Forsa demands tax relief on Irish trade union subs Forsa demands tax relief on Irish trade union subs

Forsa demands tax relief on Irish trade union subs
29 Mar 2018

Ireland’s Fórsa trade union has demanded that tax relief on trade union subscriptions, which was abolished during the economic crisis, be restored.

Lead organiser Joe O'Connor told the Oireachtas Committee on Budgetary Oversight that the government's current approach discriminates against PAYE union members because self-employed people and other relatively well-paid professionals can claim tax relief on subscriptions from their professional organisations. Such organisations include business lobby groups such as Irish Business and Employers Confederation, the Irish SME Association and the Irish Farmers’ Association

O’Connor also pointed out that many other countries, including Germany, Belgium, Holland, Norway, Australia and Canada, permit tax relief on trade union subscriptions.

According to RTE, the policy was first introduced into Ireland in 2001 by then finance minister Charlie McCreevy to bring workers' entitlements into line with people who paid fees to professional bodies and already received tax relief on such fees.

By 2008, the relief had risen to €350 (US$432) at the standard rate of tax - the equivalent of a €70 (US$86) tax credit for union members. By 2010, it was costing the country €26 million (US$32 million) a year.

The following year, as the economic crisis deepened, Mr McCreevy's successor Brian Lenihan initially announced he planned to abolish tax relief not just on union subscriptions but on fees to professional bodies too.

But the latter cut was never implemented. While the government did abolish a Benefit-in-Kind exemption that allowed employers to pay the annual membership fee of a relevant professional body, it only applied to directors and employees but not to the self-employed.

Fórsa argues that reinstating the relief on trade union subscriptions would be a small gesture to union members who made enormous sacrifices during the economic crash. It would also recognise the important role of unions in Irish society.

Emma Woollacott

Emma Woollacott is a freelance business journalist. Her work has appeared in a wide range of publications, including the Guardian, the Times, Forbes and the BBC.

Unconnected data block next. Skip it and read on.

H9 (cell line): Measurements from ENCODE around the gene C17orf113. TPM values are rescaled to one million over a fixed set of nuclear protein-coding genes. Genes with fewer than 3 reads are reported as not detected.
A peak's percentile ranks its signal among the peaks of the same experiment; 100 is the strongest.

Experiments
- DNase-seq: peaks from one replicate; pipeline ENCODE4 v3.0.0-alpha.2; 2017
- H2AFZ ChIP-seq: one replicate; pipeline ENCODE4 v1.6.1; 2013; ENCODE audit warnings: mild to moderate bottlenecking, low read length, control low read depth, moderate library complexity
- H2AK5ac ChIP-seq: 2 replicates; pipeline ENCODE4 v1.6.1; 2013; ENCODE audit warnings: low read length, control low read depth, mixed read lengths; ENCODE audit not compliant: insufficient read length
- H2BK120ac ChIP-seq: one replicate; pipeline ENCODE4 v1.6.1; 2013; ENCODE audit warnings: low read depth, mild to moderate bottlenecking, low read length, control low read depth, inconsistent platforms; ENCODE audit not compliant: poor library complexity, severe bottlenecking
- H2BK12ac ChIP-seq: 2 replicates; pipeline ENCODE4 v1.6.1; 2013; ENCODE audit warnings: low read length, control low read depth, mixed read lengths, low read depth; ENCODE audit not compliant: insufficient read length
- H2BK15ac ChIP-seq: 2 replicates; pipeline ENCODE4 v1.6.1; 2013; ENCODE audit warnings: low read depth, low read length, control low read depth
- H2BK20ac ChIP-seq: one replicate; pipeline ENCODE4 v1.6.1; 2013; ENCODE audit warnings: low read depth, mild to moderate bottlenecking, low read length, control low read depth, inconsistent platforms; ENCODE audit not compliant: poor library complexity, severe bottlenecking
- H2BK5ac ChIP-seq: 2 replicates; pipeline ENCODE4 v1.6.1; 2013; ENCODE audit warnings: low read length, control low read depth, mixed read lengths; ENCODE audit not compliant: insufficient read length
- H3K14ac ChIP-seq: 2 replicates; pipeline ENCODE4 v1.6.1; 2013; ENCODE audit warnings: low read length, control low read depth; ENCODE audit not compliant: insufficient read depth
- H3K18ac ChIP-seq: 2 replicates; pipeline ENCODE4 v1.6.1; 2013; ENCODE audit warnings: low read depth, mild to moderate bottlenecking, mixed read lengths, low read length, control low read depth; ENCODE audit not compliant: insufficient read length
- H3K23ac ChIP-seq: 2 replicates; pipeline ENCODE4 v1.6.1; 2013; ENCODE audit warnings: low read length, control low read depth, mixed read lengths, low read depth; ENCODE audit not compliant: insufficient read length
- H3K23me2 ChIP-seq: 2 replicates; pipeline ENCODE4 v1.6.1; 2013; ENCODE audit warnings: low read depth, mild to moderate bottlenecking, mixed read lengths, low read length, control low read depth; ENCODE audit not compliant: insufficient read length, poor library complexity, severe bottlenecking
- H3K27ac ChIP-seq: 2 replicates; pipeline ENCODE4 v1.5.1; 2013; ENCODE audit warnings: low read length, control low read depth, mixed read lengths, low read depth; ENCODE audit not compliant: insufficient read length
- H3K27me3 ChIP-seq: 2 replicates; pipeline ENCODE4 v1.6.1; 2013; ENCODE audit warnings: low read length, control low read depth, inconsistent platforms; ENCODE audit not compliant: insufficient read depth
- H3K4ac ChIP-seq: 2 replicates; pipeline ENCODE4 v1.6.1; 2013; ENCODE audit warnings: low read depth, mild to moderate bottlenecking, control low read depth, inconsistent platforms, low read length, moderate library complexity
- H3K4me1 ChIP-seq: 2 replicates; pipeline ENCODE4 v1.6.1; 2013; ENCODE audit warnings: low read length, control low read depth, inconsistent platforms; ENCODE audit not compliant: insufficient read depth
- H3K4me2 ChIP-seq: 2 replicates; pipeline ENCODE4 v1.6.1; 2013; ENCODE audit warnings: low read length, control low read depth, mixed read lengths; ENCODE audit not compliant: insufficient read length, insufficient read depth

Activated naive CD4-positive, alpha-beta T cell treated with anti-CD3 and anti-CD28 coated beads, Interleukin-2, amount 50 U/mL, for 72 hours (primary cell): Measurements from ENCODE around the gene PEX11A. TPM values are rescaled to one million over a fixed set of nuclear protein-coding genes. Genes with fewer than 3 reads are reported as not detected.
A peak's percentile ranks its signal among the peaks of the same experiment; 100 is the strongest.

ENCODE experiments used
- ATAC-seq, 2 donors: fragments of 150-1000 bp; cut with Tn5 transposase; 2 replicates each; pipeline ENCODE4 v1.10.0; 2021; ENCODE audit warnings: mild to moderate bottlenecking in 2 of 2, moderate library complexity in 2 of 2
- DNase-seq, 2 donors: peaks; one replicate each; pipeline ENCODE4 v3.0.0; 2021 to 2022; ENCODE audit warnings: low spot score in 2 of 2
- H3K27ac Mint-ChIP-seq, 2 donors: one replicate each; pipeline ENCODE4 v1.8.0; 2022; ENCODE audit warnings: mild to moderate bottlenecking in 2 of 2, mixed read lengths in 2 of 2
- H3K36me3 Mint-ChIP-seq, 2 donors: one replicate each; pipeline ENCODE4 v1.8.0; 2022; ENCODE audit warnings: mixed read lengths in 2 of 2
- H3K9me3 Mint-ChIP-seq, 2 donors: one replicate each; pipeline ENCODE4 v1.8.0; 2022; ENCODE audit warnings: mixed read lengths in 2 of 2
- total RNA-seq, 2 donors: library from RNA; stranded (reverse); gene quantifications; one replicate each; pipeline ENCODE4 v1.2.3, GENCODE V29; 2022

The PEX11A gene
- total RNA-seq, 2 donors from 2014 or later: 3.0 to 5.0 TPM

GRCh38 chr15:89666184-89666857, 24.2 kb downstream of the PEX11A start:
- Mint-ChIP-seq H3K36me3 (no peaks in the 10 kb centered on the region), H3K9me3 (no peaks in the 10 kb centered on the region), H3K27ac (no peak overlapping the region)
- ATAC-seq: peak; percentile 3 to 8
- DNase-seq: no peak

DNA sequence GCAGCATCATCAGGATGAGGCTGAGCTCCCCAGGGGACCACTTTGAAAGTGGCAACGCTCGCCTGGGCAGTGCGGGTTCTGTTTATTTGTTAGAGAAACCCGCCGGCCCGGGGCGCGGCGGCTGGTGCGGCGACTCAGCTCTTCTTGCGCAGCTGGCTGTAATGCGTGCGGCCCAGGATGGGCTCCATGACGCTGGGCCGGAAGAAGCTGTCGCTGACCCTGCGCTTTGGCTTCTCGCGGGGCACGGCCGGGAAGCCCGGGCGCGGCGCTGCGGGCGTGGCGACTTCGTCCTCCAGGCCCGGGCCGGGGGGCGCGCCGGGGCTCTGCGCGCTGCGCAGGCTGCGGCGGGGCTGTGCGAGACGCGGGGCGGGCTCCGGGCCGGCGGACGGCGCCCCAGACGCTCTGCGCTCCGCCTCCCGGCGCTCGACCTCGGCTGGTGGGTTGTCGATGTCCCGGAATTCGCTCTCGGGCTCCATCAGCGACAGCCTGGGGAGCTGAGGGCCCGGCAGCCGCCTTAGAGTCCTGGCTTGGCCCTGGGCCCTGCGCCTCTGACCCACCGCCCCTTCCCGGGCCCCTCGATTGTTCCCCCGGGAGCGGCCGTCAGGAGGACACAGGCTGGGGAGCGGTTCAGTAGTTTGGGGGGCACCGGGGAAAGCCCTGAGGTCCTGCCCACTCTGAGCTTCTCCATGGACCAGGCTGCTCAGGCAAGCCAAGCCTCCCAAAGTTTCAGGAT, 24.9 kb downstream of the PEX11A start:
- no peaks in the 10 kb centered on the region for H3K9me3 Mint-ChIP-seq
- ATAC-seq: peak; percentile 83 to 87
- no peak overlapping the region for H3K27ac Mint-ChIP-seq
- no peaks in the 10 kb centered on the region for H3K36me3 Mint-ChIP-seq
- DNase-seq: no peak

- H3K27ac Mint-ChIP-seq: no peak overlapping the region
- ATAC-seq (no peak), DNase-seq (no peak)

Ireland’s Fórsa trade union has demanded that tax relief on trade union subscriptions, which was abolished during the economic crisis, be restored.

Lead organiser Joe O'Connor told the Oireachtas Committee on Budgetary Oversight that the government's current approach discriminates against PAYE union members because self-employed people and other relatively well-paid professionals can claim tax relief on subscriptions from their professional organisations. Such organisations include business lobby groups such as Irish Business and Employers Confederation, the Irish SME Association and the Irish Farmers’ Association

O’Connor also pointed out that many other countries, including Germany, Belgium, Holland, Norway, Australia and Canada, permit tax relief on trade union subscriptions.

According to RTE, the policy was first introduced into Ireland in 2001 by then finance minister Charlie McCreevy to bring workers' entitlements into line with people who paid fees to professional bodies and already received tax relief on such fees.

By 2008, the relief had risen to €350 (US$432) at the standard rate of tax - the equivalent of a €70 (US$86) tax credit for union members. By 2010, it was costing the country €26 million (US$32 million) a year.

The following year, as the economic crisis deepened, Mr McCreevy's successor Brian Lenihan initially announced he planned to abolish tax relief not just on union subscriptions but on fees to professional bodies too.

But the latter cut was never implemented. While the government did abolish a Benefit-in-Kind exemption that allowed employers to pay the annual membership fee of a relevant professional body, it only applied to directors and employees but not to the self-employed.

Fórsa argues that reinstating the relief on trade union subscriptions would be a small gesture to union members who made enormous sacrifices during the economic crash. It would also recognise the important role of unions in Irish society.

Emma Woollacott

Emma Woollacott is a freelance business journalist. Her work has appeared in a wide range of publications, including the Guardian, the Times, Forbes and the BBC.

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